[Adapted from Brundage] Never in the thirteenth century was there to be a general coalition of Western kings for a Crusade, as there had been in 1187. This was in part due, no doubt, to the internal politics of thirteenth century Europe, in part to the gradual decline of the Crusading movement itself. That the spirit of the Crusade was not dead is amply proved by the eight large expeditions from various quarters of Europe during the thirteenth century. The survival of the Crusading spirit during the century is further shown by the extraordinary movement in 1212 which is known as the Children's Crusade. This expedition which, of course, was not a Crusade at all in the strict sense of the term attracted thousands of children and young adults from northern France and western Germany to its banners.
The "Crusade" was preached in France by a peasant boy named Stephen from a village near Vendome. In Germany, a boy named Nicholas from Cologne started the movement . The sorry business was summarized by a chronicler in these terms:
In this year occurred an outstanding thing and one much to be marveled at, for it is unheard of throughout the ages. About the time of Easter and Pentecost,4 without anyone having preached or called for it and prompted by I know not what spirit, many thousands of boys, ranging in age from six years to full maturity, left the plows or carts which they were driving, the flocks which they were pasturing, and anything else which they were doing. This they did despite the wishes of their parents, relatives, and friends who sought to make them draw back. Suddenly one ran after another to take the cross. Thus, by groups of twenty, or fifty, or a hundred, they put up banners and began to journey to Jerusalem. They were asked by many people on whose advice or at whose urging they had set out upon this path. They were asked especially since only a few years ago many kings, a great many dukes, and innumerable people in powerful companies had gone there and had returned with the business unfinished. The present groups, morever, were stfll of tender years and were neither strong enough nor powerful enough to do anything. Everyone, therefore, accounted them foolish and imprudent for trying to do this. They briefly replied that they were equal to the Divine will in this matter and that, whatever God might wish to do with them, they would accept it willingly and with humble spirit. They thus made some little progress on their journey. Some were turned back at Metz, others at Piacenza, and others even at Rome. Still others got to Marseilles, but whether they crossed to the Holy Land or what their end was is uncertain. One thing is sure: that of the many thousands who rose up, only very few returned.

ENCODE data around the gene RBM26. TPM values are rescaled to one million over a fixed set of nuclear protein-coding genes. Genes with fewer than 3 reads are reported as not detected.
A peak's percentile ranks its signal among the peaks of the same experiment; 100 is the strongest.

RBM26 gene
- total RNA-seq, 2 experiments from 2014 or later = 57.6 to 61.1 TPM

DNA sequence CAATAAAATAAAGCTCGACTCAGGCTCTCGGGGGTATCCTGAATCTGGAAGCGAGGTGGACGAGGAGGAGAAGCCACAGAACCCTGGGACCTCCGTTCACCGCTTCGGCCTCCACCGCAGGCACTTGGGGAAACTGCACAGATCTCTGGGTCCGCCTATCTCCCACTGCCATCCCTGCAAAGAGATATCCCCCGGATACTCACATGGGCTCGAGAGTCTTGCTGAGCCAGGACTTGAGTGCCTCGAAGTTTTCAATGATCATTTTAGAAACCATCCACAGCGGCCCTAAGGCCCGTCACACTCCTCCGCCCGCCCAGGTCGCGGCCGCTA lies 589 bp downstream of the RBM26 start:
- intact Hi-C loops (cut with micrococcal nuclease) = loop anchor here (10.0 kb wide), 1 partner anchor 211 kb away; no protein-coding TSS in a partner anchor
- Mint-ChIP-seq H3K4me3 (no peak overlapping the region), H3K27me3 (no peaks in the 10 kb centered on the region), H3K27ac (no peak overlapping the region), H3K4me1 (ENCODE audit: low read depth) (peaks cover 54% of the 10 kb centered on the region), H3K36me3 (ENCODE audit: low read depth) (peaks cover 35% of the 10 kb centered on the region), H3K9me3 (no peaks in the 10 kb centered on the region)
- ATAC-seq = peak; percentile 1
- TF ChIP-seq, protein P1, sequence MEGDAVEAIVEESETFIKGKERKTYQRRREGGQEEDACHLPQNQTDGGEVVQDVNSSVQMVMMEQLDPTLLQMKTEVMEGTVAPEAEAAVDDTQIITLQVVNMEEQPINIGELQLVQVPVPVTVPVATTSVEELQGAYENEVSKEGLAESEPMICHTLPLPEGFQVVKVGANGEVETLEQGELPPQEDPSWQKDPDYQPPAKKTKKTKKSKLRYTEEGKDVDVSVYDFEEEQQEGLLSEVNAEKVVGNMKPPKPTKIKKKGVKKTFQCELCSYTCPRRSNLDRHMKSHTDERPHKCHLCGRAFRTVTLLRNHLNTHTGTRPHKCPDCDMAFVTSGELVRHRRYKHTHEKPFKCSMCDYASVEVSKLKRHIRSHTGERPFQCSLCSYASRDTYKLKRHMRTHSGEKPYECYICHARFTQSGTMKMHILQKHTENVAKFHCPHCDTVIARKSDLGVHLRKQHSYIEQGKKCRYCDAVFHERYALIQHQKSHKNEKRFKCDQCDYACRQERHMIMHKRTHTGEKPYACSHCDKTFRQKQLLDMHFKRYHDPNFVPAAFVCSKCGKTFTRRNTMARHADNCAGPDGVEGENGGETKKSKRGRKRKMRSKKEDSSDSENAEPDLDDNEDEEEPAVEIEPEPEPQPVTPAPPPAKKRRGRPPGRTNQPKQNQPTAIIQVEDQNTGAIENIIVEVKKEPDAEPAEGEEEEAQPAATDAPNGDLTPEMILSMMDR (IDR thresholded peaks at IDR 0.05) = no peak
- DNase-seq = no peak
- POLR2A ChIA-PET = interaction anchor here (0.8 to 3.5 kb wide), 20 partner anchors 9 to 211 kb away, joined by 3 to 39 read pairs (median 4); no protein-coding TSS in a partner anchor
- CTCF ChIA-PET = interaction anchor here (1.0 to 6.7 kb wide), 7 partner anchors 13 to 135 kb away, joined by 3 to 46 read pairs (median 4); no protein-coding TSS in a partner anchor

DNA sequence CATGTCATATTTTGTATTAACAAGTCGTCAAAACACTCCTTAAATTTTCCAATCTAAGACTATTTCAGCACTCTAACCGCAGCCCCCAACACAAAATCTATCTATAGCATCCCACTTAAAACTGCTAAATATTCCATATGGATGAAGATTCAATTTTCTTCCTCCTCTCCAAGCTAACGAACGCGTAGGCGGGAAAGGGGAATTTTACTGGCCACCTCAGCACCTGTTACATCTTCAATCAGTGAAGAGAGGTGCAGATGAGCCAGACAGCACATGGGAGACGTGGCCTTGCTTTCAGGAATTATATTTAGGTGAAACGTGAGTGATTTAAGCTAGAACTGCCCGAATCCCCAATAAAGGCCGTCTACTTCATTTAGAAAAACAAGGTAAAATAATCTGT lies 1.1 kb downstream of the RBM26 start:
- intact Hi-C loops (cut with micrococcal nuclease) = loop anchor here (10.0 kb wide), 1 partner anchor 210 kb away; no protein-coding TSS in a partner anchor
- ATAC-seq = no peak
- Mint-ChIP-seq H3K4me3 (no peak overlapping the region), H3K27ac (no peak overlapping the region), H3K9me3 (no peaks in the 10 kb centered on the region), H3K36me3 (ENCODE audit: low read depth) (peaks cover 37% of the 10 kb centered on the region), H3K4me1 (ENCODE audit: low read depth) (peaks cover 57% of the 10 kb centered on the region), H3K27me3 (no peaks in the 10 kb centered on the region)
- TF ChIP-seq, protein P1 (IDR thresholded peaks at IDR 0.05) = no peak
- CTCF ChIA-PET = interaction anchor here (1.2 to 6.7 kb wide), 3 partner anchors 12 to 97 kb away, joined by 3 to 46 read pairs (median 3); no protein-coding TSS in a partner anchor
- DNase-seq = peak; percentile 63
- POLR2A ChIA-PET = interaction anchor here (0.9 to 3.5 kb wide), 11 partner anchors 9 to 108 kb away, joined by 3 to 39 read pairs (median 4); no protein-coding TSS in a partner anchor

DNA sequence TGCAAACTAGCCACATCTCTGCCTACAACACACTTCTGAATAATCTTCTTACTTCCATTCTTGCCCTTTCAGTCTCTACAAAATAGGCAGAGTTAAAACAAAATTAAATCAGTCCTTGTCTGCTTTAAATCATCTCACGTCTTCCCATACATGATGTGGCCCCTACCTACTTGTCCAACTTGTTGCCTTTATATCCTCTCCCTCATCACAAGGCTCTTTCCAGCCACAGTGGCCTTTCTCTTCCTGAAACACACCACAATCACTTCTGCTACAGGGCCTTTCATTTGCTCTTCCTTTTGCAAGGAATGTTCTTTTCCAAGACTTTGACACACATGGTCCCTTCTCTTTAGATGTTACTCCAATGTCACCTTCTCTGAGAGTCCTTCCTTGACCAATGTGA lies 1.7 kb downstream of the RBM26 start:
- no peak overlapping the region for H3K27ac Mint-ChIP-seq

Chronica Regiae Coloniensis Continuatio prima, s.a.1213, MGH SS XXIV 17-18, translated by James Brundage, The Crusades: A Documentary History, (Milwaukee, WI: Marquette University Press, 1962), 213
Copyright note: Professor Brundage informed the Medieval Sourcebook that copyright was not renewed on this work. Moreover he gave permission for use of his translations.
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© Paul Halsall December 1997
Other histories say that the childrens crusade never really happened. It was a medeival 'urban legend' based on a fairly large number of young, landless men and boys (homeless) who drifted throughout Europe at the time.